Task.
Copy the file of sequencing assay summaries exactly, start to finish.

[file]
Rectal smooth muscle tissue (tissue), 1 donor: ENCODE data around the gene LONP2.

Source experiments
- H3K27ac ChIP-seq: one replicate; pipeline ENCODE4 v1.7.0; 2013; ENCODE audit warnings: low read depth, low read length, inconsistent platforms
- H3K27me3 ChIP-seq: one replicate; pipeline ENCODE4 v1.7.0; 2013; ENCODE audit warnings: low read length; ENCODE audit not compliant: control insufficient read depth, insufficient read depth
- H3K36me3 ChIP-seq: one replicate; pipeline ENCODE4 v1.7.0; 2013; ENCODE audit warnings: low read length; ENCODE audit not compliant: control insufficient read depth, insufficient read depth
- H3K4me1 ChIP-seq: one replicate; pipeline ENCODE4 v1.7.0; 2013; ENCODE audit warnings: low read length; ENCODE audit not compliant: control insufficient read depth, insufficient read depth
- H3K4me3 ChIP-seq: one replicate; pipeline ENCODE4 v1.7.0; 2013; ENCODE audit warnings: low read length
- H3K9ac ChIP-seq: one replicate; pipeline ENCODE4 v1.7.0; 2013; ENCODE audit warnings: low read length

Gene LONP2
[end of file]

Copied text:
Rectal smooth muscle tissue (tissue), 1 donor: ENCODE data around the gene LONP2.

Source experiments
- H3K27ac ChIP-seq: one replicate; pipeline ENCODE4 v1.7.0; 2013; ENCODE audit warnings: low read depth, low read length, inconsistent platforms
- H3K27me3 ChIP-seq: one replicate; pipeline ENCODE4 v1.7.0; 2013; ENCODE audit warnings: low read length; ENCODE audit not compliant: control insufficient read depth, insufficient read depth
- H3K36me3 ChIP-seq: one replicate; pipeline ENCODE4 v1.7.0; 2013; ENCODE audit warnings: low read length; ENCODE audit not compliant: control insufficient read depth, insufficient read depth
- H3K4me1 ChIP-seq: one replicate; pipeline ENCODE4 v1.7.0; 2013; ENCODE audit warnings: low read length; ENCODE audit not compliant: control insufficient read depth, insufficient read depth
- H3K4me3 ChIP-seq: one replicate; pipeline ENCODE4 v1.7.0; 2013; ENCODE audit warnings: low read length
- H3K9ac ChIP-seq: one replicate; pipeline ENCODE4 v1.7.0; 2013; ENCODE audit warnings: low read length

Gene LONP2